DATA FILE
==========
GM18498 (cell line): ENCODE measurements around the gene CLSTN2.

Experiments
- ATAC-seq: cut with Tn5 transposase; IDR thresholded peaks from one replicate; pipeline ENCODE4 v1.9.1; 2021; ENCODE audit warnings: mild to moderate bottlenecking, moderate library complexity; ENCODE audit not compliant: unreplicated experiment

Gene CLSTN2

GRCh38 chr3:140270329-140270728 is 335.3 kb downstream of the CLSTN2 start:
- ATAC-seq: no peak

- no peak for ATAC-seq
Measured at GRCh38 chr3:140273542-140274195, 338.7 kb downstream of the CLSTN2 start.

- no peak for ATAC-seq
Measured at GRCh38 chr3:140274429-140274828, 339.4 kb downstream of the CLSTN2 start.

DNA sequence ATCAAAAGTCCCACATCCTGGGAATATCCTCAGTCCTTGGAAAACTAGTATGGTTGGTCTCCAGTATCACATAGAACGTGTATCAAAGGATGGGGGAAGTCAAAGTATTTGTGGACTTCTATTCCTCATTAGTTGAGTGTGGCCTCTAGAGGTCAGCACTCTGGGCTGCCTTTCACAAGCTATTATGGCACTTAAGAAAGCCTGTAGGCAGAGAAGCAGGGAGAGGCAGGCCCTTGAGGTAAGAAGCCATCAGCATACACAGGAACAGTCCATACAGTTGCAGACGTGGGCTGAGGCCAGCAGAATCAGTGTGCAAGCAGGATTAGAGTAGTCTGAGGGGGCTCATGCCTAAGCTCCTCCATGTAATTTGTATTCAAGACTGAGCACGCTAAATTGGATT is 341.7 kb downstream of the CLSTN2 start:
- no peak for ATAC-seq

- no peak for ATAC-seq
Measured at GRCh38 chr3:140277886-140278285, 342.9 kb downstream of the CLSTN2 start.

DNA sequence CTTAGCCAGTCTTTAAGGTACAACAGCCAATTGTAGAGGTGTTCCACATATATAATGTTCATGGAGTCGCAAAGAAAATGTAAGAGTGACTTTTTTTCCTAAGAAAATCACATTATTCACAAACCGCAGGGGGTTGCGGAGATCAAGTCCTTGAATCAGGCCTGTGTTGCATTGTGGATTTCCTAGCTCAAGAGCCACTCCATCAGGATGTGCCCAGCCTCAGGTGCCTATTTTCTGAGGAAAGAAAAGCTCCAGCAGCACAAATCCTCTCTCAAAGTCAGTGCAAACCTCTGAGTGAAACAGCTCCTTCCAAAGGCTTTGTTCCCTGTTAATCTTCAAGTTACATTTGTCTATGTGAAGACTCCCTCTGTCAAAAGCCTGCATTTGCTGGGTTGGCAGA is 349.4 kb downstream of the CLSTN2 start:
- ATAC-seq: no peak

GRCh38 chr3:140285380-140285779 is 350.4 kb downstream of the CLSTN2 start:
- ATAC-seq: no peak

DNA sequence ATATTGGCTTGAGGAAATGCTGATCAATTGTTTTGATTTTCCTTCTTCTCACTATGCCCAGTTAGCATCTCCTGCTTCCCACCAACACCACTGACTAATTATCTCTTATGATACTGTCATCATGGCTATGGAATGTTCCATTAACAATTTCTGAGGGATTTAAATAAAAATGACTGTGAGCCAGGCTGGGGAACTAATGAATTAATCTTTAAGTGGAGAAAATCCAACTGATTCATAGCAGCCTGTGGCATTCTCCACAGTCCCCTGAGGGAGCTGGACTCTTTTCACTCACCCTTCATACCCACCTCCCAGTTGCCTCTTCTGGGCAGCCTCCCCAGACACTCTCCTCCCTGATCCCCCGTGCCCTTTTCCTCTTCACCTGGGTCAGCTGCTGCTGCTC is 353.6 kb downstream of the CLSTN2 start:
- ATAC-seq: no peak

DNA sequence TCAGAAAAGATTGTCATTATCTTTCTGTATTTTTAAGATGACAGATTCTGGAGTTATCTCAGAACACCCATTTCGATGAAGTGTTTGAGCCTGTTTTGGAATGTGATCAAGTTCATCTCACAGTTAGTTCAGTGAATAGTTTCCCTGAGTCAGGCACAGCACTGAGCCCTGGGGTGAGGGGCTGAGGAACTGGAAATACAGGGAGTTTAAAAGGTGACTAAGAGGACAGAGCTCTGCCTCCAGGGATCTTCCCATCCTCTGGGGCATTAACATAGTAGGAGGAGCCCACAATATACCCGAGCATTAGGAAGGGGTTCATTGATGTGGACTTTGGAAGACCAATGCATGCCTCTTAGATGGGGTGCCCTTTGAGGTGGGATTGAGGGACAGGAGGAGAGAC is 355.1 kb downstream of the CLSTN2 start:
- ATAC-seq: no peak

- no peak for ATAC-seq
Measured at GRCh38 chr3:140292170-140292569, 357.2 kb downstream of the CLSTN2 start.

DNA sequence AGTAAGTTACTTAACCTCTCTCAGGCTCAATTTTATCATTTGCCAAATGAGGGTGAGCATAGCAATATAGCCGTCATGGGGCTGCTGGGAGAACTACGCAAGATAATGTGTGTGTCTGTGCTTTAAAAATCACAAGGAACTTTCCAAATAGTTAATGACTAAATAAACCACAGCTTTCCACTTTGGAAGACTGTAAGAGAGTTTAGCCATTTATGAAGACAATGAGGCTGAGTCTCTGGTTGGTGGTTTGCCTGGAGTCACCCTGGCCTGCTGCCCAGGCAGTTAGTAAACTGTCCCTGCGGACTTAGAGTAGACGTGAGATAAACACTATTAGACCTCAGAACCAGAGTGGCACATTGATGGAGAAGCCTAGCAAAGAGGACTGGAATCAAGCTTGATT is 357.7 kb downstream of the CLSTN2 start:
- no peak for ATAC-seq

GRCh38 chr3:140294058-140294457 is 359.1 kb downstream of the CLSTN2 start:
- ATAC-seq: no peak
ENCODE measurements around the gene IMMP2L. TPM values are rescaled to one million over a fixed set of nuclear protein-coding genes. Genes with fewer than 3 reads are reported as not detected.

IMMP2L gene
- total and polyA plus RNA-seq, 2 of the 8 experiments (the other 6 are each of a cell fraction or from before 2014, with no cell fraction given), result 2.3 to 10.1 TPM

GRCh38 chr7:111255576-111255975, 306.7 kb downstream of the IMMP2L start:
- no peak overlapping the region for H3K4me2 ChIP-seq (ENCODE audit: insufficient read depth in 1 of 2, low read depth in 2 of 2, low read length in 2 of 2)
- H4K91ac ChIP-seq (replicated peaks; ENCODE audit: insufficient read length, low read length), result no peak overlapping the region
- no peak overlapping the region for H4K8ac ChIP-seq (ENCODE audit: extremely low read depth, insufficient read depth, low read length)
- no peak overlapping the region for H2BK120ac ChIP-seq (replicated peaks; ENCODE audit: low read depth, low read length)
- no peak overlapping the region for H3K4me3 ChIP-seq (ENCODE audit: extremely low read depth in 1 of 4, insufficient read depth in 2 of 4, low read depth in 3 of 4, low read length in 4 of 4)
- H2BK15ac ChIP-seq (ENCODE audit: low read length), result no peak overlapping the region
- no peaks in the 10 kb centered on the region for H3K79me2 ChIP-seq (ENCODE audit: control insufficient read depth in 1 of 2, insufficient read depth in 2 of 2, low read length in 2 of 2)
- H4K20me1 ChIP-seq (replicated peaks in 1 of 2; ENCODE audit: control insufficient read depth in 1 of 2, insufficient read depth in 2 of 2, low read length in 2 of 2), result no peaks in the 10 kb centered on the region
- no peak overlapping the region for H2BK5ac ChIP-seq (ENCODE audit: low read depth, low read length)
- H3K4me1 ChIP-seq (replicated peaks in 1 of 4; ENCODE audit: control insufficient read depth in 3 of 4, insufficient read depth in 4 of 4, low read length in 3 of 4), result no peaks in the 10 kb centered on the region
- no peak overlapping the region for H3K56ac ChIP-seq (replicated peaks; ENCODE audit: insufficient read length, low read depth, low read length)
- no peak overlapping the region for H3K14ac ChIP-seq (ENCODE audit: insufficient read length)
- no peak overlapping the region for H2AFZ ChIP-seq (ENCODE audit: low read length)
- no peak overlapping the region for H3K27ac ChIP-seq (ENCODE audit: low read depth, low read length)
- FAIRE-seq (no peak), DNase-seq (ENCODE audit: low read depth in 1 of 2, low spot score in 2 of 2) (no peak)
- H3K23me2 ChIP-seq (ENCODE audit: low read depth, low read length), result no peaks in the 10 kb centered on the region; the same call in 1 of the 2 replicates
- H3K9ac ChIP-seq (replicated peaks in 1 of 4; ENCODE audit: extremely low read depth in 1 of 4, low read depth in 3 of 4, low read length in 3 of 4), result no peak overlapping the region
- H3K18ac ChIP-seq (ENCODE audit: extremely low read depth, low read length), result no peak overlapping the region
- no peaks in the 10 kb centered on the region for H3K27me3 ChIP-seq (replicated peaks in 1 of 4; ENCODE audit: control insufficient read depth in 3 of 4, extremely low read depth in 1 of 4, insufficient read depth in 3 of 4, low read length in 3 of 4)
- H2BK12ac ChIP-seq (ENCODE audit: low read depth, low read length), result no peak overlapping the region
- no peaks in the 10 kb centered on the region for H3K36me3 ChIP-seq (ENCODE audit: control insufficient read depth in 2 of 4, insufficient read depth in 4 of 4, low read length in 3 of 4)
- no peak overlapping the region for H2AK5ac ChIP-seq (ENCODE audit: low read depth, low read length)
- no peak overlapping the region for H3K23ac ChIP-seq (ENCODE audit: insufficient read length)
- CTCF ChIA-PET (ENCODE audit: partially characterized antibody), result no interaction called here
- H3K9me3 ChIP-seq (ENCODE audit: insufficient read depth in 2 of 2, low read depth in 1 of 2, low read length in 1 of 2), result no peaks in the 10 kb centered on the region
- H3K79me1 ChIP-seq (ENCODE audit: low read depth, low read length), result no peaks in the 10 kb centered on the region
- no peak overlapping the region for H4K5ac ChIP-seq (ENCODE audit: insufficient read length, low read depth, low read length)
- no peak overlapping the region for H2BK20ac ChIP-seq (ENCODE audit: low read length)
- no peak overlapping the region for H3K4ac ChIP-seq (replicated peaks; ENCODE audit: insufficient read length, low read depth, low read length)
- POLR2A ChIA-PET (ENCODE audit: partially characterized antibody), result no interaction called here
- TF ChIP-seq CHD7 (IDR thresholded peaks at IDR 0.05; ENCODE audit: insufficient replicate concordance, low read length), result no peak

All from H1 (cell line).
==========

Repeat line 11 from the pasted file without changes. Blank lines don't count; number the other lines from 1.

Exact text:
DNA sequence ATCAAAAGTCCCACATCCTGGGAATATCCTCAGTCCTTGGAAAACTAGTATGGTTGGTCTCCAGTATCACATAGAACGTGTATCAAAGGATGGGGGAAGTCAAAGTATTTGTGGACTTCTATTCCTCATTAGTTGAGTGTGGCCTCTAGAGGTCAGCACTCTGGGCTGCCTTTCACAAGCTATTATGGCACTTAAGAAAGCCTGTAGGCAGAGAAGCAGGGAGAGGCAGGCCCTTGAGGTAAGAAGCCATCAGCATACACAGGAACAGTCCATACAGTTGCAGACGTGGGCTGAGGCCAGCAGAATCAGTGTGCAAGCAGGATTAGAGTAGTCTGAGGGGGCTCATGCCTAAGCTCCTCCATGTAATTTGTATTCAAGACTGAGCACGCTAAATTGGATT is 341.7 kb downstream of the CLSTN2 start: